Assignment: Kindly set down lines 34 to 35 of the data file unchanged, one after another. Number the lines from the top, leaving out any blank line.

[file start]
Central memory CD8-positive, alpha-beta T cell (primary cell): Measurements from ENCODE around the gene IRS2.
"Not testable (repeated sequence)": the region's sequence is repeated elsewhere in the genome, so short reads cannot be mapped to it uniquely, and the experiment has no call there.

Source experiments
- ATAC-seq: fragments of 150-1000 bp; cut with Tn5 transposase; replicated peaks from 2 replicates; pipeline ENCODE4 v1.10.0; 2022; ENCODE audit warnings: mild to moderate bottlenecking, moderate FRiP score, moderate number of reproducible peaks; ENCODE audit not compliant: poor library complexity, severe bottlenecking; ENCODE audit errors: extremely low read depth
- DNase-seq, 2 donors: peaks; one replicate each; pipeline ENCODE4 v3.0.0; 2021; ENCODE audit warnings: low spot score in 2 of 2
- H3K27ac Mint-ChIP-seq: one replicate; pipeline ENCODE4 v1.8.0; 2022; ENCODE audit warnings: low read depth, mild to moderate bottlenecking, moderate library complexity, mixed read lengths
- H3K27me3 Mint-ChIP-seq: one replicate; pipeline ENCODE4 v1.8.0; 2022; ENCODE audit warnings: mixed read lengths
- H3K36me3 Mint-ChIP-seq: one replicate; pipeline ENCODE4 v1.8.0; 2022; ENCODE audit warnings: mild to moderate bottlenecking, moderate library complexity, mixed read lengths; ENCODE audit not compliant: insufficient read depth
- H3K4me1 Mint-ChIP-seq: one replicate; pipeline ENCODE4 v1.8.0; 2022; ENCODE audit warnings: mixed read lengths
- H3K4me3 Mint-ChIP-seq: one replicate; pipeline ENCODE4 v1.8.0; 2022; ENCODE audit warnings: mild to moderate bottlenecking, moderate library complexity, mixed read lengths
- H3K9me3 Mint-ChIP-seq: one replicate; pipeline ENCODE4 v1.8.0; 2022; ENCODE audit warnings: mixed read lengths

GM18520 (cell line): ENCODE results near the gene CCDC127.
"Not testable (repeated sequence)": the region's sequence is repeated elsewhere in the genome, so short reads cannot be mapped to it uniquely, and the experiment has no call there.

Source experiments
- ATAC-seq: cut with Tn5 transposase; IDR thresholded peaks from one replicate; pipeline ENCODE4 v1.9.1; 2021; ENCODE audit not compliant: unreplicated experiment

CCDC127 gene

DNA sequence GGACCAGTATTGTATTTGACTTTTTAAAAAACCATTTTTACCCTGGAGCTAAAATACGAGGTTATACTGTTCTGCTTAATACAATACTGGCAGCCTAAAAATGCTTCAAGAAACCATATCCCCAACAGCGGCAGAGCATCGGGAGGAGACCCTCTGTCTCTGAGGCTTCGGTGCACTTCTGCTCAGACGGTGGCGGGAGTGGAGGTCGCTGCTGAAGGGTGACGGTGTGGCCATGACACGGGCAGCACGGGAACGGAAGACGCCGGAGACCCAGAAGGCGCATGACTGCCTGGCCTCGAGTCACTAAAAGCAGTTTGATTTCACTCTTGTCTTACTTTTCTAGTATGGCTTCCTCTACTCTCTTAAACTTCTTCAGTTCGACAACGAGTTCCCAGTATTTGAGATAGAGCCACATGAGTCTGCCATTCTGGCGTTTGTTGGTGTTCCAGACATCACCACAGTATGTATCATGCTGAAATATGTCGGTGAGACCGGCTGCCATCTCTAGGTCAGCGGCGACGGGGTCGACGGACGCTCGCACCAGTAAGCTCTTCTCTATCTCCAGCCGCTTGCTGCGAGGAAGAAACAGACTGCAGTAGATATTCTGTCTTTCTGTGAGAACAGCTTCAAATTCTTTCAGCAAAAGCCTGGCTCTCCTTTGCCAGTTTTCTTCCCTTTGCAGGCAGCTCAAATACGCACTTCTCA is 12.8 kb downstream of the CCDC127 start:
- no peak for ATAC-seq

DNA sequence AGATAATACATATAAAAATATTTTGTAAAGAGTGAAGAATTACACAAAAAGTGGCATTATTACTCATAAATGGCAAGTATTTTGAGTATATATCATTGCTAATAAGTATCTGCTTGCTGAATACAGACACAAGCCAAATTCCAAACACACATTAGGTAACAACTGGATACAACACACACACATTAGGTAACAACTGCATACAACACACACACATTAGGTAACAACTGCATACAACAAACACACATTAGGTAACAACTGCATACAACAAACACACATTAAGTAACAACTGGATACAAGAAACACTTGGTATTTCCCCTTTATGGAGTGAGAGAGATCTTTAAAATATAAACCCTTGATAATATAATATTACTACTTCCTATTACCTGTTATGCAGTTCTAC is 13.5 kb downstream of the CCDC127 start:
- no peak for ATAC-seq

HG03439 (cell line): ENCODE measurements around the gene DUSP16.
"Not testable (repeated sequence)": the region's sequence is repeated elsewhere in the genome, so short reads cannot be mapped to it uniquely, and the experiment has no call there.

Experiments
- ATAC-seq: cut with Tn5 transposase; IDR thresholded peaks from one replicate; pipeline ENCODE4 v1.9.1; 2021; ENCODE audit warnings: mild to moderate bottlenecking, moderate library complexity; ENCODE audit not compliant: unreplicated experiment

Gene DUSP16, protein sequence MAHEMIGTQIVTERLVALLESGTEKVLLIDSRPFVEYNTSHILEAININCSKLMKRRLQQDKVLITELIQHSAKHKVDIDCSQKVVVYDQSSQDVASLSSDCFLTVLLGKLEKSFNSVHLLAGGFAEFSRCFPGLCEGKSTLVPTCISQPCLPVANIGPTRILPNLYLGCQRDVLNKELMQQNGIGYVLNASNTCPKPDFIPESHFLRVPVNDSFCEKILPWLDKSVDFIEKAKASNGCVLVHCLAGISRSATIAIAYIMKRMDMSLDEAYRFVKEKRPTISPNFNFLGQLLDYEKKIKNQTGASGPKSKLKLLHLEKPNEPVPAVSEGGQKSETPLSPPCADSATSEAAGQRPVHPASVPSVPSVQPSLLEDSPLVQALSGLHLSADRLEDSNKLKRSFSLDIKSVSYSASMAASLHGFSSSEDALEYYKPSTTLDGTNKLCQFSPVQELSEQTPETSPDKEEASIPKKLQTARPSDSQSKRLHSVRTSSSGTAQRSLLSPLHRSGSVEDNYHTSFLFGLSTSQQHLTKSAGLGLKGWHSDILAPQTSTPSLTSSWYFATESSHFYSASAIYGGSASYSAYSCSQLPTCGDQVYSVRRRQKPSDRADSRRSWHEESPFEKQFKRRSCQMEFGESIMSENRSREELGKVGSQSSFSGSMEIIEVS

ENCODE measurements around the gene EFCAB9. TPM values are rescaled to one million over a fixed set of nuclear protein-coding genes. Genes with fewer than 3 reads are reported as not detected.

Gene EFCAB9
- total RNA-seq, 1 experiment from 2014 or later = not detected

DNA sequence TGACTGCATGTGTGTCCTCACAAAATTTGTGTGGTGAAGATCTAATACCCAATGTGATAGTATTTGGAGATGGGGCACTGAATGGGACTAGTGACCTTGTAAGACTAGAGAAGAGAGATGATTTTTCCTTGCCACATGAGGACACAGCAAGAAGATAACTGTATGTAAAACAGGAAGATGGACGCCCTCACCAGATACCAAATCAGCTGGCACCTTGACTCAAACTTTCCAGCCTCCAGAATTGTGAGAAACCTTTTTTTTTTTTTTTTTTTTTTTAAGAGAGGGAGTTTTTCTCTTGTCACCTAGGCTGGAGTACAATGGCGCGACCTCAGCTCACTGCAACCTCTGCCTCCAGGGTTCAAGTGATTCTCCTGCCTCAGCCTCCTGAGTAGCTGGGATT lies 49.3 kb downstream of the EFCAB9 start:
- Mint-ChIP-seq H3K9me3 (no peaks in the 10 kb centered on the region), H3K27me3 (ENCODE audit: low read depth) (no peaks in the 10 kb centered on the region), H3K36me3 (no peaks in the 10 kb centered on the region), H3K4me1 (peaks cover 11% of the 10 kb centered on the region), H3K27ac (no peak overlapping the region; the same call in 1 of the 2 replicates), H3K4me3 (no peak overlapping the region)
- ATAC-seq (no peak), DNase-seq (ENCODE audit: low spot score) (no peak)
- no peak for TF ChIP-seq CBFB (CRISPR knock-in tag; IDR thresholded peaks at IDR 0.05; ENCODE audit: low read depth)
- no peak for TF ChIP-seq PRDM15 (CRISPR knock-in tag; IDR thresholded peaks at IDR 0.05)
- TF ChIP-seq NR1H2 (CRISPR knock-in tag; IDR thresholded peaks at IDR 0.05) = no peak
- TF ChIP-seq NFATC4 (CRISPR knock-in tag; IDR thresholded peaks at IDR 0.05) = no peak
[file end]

- TF ChIP-seq NR1H2 (CRISPR knock-in tag; IDR thresholded peaks at IDR 0.05) = no peak
- TF ChIP-seq NFATC4 (CRISPR knock-in tag; IDR thresholded peaks at IDR 0.05) = no peak